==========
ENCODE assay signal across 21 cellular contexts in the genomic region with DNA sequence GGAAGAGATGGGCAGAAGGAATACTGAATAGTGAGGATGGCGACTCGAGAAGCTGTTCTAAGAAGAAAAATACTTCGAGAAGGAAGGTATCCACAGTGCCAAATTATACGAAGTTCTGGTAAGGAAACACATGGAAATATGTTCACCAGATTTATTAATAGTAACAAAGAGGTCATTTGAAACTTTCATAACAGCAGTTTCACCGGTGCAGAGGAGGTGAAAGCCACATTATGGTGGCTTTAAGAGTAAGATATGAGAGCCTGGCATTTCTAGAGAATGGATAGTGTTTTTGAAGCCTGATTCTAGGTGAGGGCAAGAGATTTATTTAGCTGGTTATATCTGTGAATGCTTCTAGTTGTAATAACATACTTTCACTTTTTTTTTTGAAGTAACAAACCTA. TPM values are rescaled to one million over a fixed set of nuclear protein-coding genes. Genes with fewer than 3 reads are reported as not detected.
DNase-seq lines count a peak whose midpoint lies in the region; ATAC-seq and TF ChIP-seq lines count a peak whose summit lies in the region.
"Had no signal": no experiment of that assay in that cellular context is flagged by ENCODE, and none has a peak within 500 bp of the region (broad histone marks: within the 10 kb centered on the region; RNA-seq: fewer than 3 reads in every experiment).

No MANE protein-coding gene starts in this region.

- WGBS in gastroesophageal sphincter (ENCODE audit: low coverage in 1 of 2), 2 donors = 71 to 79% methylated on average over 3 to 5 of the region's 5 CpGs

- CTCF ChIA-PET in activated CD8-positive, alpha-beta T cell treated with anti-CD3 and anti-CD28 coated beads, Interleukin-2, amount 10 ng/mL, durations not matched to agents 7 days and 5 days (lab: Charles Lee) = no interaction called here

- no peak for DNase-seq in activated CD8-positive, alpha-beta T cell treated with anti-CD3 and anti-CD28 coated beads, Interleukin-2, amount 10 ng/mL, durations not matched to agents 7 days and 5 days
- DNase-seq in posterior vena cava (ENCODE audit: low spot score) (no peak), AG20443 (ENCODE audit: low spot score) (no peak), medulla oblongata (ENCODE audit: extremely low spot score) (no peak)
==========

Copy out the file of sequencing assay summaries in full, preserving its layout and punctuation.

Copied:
ENCODE assay signal across 21 cellular contexts in the genomic region with DNA sequence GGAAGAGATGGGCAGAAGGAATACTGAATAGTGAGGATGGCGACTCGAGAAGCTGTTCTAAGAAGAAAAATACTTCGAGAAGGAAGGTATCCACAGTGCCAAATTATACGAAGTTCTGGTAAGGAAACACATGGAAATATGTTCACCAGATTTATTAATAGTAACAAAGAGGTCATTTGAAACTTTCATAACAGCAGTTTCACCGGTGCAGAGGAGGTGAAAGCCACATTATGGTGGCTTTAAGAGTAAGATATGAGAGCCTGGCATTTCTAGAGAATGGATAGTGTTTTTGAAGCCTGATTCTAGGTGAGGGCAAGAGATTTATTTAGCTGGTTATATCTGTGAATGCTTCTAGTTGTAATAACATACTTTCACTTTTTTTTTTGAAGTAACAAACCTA. TPM values are rescaled to one million over a fixed set of nuclear protein-coding genes. Genes with fewer than 3 reads are reported as not detected.
DNase-seq lines count a peak whose midpoint lies in the region; ATAC-seq and TF ChIP-seq lines count a peak whose summit lies in the region.
"Had no signal": no experiment of that assay in that cellular context is flagged by ENCODE, and none has a peak within 500 bp of the region (broad histone marks: within the 10 kb centered on the region; RNA-seq: fewer than 3 reads in every experiment).

No MANE protein-coding gene starts in this region.

- WGBS in gastroesophageal sphincter (ENCODE audit: low coverage in 1 of 2), 2 donors = 71 to 79% methylated on average over 3 to 5 of the region's 5 CpGs

- CTCF ChIA-PET in activated CD8-positive, alpha-beta T cell treated with anti-CD3 and anti-CD28 coated beads, Interleukin-2, amount 10 ng/mL, durations not matched to agents 7 days and 5 days (lab: Charles Lee) = no interaction called here

- no peak for DNase-seq in activated CD8-positive, alpha-beta T cell treated with anti-CD3 and anti-CD28 coated beads, Interleukin-2, amount 10 ng/mL, durations not matched to agents 7 days and 5 days
- DNase-seq in posterior vena cava (ENCODE audit: low spot score) (no peak), AG20443 (ENCODE audit: low spot score) (no peak), medulla oblongata (ENCODE audit: extremely low spot score) (no peak)